By this point, Nadal and Djokovic surpassed his record, with the two trading blows to statistically be the greatest-ever over the four major tournaments. 

Swiss great Roger Federer called time on his career last year ©Getty Images
Swiss great Roger Federer called time on his career last year ©Getty Images

What was once regarded as a race to the top can now be seen as last-man standing between the two greats. Winning a Grand Slam is no longer a foregone conclusion between them, with a bunch of rising stars standing toe-to-toe with them. 

The French Open in May and June will be telling - if Nadal can successfully defend his title and lift the trophy for a 15th time, the battle for the most Grand Slams will look likely to continue. 

If the clay-court specialist cannot, that 23rd title may go to Djokovic first. Considering his dominant run to the final today, the new world number one has to be the favourite to reach the unprecedented number 23.

This is all hypothetical. Everybody has a plan until you go down with injury. While the 2022 US Open was viewed as the emergence of new talents - with Spanish teenager Carlos Alcaraz beating Norwegian Casper Ruud in the final - the 2023 Australian Open will be viewed as the tournament where our generational heroes collectively looked like mere mortals.

As the aches and pains threaten Djokovic and Nadal's futures, focus turns to their successors. 

Russian Daniil Medvedev has proven himself at this level before when he won the 2021 US Open, with Alcaraz establishing himself as the best of the 2000s-born players so far by winning the 2022 title at Flushing Meadows.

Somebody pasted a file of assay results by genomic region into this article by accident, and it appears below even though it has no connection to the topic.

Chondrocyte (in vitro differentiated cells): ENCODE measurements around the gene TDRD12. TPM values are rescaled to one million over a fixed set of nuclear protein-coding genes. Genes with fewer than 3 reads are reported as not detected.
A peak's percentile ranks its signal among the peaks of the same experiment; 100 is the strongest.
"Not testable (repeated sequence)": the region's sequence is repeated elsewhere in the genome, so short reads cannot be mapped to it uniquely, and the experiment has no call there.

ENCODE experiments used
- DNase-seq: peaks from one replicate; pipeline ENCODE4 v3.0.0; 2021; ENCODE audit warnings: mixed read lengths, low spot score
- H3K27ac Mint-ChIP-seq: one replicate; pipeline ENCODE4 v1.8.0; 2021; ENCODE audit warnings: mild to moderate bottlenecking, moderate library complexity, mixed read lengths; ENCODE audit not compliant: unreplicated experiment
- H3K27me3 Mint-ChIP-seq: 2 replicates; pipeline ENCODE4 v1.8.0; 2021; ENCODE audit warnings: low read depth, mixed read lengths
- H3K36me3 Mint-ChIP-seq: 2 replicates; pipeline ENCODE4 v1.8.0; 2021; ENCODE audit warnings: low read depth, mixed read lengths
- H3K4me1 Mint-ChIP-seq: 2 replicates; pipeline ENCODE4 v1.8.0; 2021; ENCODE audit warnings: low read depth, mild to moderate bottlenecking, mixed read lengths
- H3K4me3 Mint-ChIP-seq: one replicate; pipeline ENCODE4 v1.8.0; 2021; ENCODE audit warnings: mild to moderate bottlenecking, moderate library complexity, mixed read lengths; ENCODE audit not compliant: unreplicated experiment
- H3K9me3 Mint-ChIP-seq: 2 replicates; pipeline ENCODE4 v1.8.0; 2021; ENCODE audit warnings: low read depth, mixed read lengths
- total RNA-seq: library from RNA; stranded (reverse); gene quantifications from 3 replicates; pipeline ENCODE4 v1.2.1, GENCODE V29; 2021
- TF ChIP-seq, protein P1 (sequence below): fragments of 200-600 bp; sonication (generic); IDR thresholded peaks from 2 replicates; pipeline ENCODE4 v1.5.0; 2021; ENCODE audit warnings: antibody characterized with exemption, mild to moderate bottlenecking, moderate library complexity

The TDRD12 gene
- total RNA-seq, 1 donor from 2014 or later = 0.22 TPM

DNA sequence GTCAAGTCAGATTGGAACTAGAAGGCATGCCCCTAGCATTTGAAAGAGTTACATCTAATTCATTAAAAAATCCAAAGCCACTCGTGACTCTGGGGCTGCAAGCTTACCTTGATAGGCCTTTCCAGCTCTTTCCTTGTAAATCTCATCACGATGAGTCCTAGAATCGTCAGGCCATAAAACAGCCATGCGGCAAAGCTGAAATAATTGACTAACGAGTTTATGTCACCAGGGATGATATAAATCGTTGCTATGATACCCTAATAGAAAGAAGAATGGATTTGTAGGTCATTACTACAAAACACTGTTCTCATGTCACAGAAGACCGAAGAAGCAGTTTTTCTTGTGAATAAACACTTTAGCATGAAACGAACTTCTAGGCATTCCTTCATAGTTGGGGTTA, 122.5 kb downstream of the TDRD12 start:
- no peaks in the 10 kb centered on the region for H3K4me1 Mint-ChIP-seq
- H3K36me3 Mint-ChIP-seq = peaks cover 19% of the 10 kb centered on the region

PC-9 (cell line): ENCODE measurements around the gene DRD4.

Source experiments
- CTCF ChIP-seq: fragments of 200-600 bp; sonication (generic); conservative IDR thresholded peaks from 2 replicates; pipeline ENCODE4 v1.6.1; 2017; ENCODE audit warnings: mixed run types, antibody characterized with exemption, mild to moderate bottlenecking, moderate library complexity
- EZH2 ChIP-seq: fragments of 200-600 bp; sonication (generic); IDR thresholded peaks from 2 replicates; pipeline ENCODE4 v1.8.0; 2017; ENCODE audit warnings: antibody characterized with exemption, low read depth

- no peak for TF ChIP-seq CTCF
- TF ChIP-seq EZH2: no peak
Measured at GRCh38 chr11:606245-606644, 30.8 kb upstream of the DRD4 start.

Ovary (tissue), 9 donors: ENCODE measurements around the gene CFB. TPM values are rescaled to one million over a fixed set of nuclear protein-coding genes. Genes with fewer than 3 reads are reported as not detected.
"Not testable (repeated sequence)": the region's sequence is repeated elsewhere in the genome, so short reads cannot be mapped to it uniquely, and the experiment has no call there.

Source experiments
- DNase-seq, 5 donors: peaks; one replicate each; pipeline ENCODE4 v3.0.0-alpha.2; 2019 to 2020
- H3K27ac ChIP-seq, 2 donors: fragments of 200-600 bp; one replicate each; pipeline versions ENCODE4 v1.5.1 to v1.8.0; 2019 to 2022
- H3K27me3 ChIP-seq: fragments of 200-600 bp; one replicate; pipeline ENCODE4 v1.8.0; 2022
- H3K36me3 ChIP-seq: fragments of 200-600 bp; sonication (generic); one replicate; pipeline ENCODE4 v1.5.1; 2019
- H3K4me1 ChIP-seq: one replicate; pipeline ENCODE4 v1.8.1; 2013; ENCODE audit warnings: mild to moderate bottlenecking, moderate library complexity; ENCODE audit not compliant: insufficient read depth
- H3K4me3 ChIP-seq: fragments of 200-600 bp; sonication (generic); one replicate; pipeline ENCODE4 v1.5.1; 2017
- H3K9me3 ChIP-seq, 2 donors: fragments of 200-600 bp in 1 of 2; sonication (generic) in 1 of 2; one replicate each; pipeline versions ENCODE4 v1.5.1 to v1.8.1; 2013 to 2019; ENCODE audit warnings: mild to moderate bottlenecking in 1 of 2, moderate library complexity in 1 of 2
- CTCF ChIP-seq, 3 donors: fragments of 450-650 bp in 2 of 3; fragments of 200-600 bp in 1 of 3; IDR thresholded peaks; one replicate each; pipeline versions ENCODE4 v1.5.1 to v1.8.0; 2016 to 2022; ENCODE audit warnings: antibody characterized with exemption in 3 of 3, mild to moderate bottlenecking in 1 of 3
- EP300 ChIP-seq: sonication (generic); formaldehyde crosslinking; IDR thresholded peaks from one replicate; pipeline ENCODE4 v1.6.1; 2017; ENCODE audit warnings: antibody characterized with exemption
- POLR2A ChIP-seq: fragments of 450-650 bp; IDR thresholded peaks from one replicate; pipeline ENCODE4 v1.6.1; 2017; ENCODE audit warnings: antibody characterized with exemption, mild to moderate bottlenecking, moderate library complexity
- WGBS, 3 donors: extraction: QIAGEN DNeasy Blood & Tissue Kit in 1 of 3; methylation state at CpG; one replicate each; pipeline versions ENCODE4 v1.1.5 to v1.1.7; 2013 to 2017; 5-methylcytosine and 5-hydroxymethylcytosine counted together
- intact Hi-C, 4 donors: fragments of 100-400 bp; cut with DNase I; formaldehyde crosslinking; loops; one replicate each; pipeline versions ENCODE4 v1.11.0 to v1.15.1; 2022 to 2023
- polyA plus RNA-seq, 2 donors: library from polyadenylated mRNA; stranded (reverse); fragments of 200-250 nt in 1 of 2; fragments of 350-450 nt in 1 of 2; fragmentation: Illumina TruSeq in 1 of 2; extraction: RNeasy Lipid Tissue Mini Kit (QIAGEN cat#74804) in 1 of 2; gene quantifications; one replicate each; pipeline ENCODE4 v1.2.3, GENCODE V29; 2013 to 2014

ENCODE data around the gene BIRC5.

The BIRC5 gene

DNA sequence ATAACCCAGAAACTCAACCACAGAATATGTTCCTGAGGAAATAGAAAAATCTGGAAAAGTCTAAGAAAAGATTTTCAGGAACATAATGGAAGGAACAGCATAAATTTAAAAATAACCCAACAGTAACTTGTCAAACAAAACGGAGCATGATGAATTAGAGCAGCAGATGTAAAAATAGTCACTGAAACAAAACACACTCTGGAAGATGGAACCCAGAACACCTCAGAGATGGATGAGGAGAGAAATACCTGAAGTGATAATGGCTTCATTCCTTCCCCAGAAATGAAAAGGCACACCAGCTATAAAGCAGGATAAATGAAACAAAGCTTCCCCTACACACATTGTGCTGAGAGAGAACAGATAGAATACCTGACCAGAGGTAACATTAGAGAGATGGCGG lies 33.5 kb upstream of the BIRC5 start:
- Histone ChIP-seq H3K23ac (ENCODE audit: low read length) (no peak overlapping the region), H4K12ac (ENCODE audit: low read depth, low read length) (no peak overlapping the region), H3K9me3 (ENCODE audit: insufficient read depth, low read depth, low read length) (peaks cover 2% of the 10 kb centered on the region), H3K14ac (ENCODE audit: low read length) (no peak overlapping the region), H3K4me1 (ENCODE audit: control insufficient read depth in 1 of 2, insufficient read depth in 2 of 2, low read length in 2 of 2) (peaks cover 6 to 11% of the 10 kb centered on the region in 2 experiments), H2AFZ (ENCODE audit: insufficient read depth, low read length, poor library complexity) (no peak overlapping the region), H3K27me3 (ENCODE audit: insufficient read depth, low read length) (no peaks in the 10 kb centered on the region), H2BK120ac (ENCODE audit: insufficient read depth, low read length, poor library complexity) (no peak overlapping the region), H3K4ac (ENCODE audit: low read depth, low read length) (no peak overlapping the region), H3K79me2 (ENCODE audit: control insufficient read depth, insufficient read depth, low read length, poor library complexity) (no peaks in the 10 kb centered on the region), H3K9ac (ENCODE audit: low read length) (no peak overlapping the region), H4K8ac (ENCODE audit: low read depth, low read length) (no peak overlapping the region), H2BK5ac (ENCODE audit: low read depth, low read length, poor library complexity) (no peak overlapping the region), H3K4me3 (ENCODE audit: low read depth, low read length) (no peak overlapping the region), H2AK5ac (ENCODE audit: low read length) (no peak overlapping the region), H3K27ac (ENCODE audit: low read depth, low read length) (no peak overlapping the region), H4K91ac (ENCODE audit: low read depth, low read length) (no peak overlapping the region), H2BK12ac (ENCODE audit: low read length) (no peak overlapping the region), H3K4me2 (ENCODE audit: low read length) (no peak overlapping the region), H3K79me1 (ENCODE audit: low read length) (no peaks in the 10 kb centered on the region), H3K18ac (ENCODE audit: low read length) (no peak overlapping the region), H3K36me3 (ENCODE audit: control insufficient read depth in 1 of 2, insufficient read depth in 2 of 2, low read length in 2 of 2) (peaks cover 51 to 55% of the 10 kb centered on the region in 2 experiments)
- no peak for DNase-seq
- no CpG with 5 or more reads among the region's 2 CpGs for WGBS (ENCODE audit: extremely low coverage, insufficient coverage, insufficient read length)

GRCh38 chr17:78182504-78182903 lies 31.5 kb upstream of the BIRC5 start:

Carlos Alcaraz is one of the most promising players of the new generation ©Getty Images
Carlos Alcaraz is one of the most promising players of the new generation ©Getty Images

Medvedev's compatriot Karen Khachanov had an exceptional run to the semi-finals in Melbourne as did Tommy Paul, in his mid-20s. 

Tsitsipas has made two finals at the age of 24, while 21-year-old Italian Jannik Sinner and Canadian 22-year Félix Auger-Aliassime have become staple contenders too.

An American contingent is coming through the ranks - with Paul, Ben Shelton, Sebastian Korda, JJ Wolf, Taylor Fritz, Frances Tiafoe and Jenson Brooksby all under the age of 25. 

All while Jiří Lehečka of Czech Republic had a breakthrough run to the quarter-finals at the age of 21. This is all while omitting names like Holger Rune, Andrey Rublev and Alex de Minaur.

I may have just listed a couple-of-dozen names here - but it shows the stark contrast over the past 20 years. 

Between Federer, Nadal, Djokovic, Murray and Wawrinka, 69 of the 76 Grand Slams between 2004 and now have been won by these five players. Only 12 players have won a Grand Slam in this period. 

Between 1999 and 2003, the same number of players had won Grand Slams.

By 2024, the field will likely be wide open again. The 2023 Australian Open looked like the beginning of the end for what has been regarded as the golden generation of tennis, dominated by a handful of stars. 

Exciting talents are coming through and players that we have regarded as gods of tennis will soon be packing their racquet away for the last time. 

We have never seen anything like it and we may never see such a chokehold like this on the men's singles ever again.